What people are saying - Write a review
We haven't found any reviews in the usual places.
Other editions - View all
alchemists alloy alumina aluminium amalgam ammonia ancient antimony appears aqua regia arsenic baryta boiling bottom called carbonic acid charcoal chemical chloride of silver clay coal fields coal pit cobalt colour containing copper crucible crystals cupel decomposed deposited dilute dissolved distilled earth employed excess experiments feet fire fossil furnace fused Geber glass gold heat hydrated hydrochloric acid inch iodide iron latter lead light lime malleable manganese melted mercury metal mineral mines mixed mixture nickel nitrate nitric acid obtained ounces oxide oxygen piece placed plate platinum porcelain portion potash potassium powder precipitate prepared produced proportion protoxide pure quantity quartz reverberatory furnace rocks salt seams Series sesquioxide shaft silica soda sodium soluble solution specific gravity steel strata substance sulphate sulphide sulphuretted hydrogen sulphuric acid supposed surface temperature thickness tion tube veins vessel washed weight whilst wire yellow zinc
Page 173 - And all King Solomon's drinking vessels were of gold, and all the vessels of the house of the forest of Lebanon were of pure gold; none were of silver, it was nothing accounted of in the days of Solomon.
Page 9 - It is a truly wonderful fact — the wonder of which we are apt to overlook from familiarity — that all animals and all plants throughout all time and space should be related to each other in groups subordinate to groups, in the manner which we everywhere behold...
Page 366 - This having been done, and the fluid iron run in, a rapid boiling up of the metal will be heard going on within the vessel. the metal being tossed violently about and dashed from side to side, shaking the vessel by the force with which it moves. From the throat of the converting vessel, flame will then immediately issue, accompanied by a few bright sparks.
Page 147 - Containing, Great Variety of Choice Secrets in Medicine and Alchymy in the Working of Metallick Mines, and the Separation of Metals : Also, Various Cheap and Easie Ways of making Salt-petre, and Improving of Barren-Land, and the Fruits of the Earth. Together with many other things very profitable for all the Lovers of Art and Industry.
Page 366 - ... combine, and consequently that it was only necessary to bring the oxygen and carbon together in such a manner that a vast surface should be exposed to their mutual action, in order to produce a temperature hitherto unattainable in our largest furnaces. " With a view of testing practically this theory...
Page 10 - As all the living forms of life are the lineal descendants of those which lived long before the Silurian epoch, we may feel certain that the ordinary succession by generation has never once been broken, and that no cataclysm has desolated the whole world.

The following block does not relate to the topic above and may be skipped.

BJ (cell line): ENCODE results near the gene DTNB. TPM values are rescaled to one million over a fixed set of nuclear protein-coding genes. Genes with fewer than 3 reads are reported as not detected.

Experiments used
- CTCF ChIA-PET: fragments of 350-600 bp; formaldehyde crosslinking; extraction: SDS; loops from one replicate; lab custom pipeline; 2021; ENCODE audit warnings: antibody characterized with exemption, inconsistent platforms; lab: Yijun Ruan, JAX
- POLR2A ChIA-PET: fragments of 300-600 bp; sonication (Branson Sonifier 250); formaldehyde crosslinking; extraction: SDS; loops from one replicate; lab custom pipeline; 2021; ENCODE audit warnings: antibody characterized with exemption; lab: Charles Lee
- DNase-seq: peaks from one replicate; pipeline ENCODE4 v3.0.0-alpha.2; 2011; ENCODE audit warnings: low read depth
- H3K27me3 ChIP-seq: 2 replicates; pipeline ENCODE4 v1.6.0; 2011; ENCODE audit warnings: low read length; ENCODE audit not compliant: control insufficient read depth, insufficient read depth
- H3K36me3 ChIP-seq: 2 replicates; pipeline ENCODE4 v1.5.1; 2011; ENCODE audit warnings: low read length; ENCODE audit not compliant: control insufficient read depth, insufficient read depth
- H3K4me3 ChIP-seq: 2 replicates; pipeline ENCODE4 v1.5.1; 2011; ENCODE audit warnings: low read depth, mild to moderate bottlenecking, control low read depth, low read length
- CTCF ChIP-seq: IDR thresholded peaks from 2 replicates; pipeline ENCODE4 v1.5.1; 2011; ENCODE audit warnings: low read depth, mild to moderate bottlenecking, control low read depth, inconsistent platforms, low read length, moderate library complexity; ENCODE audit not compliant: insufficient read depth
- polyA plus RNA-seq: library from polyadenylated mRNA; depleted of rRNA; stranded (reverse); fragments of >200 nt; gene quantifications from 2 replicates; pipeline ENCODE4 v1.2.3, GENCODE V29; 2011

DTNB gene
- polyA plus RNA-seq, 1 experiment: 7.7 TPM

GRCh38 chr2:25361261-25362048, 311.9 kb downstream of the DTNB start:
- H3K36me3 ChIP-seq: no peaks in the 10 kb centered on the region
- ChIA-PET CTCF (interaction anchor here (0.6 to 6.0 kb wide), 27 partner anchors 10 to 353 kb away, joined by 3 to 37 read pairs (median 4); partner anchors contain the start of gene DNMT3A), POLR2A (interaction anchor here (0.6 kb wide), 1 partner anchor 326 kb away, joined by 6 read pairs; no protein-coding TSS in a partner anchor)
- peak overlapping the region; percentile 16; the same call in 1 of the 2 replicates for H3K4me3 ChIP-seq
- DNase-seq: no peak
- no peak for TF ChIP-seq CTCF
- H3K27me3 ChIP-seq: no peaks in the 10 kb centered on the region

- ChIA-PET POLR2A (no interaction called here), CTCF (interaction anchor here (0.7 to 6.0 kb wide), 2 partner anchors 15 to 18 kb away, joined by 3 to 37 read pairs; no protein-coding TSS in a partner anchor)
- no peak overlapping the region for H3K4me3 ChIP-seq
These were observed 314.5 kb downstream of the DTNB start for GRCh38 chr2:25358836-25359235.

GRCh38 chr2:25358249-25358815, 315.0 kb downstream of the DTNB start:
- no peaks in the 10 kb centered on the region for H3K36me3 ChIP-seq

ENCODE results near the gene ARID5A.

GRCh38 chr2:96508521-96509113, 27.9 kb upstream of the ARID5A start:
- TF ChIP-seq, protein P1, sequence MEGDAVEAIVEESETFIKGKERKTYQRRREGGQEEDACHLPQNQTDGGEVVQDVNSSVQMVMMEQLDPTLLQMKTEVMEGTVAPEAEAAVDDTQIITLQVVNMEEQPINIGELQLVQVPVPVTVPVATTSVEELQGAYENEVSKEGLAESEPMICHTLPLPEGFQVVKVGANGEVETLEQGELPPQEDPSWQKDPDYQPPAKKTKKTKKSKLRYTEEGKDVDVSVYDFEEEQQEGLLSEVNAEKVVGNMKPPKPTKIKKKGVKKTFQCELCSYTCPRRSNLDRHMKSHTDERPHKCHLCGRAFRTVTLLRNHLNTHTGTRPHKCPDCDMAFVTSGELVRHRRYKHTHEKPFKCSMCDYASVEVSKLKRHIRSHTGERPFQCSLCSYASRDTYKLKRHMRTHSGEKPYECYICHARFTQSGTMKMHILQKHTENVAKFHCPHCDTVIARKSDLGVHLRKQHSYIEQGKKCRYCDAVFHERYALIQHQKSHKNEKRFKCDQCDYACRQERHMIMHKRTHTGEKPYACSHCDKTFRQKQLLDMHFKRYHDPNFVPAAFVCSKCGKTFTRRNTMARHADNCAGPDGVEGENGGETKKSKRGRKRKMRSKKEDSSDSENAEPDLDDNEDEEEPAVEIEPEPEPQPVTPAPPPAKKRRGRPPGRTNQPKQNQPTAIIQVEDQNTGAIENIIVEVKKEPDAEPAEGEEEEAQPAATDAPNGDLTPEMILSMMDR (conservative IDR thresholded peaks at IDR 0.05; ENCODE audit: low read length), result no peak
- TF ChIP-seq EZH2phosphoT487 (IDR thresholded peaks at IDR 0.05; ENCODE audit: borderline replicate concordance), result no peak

Page 366 - At one side of the vessel, about half way up from the bottom, there is a hole made for running in the crude metal, and on the opposite side there is a tap-hole stopped with loam, by means of which the iron is run out at the end of the process. In practice this converting vessel may be made of any convenient size, but I prefer that it should not hold less than one, or more than five tons, of fluid iron at each charge.
Page 298 - Britain ; for at full tide, the intervening passage being overflowed, they appear islands, but when the sea retires a large , space is left dry, and they are seen as peninsulas. From hence, then, the traders purchase the tin of the natives and transport it into Gaul, and finally, travelling through Gaul on foot, in about thirty days they bring their burthens on horses to the mouth of the river Rhone.
Page 407 - ... turned inwards at a right angle. When an observation is to be made, a bar of platinum or malleable iron is placed in the cavity of the register ; the index is to be pressed down upon it, and firmly fixed in its place by the platinum strap and porcelain wedge. The scale is then to be applied by carefully adjusting the brass rule to the sides of the register, and fixing it by pressing the...
Page 407 - A cylindrical piece of porcelain called the index is then placed upon the top of the bar, and confined in its place by a ring or strap of platinum passing round the top of the register, which is partly cut away at the top, and tightened by a wedge of porcelain. When such an arrangement is exposed to a high temperature, it is obvious that the expansion of the metallic bar will force the index forward to the amount of the excess of its expansion over that of the black-lead, and that, when again cooled,...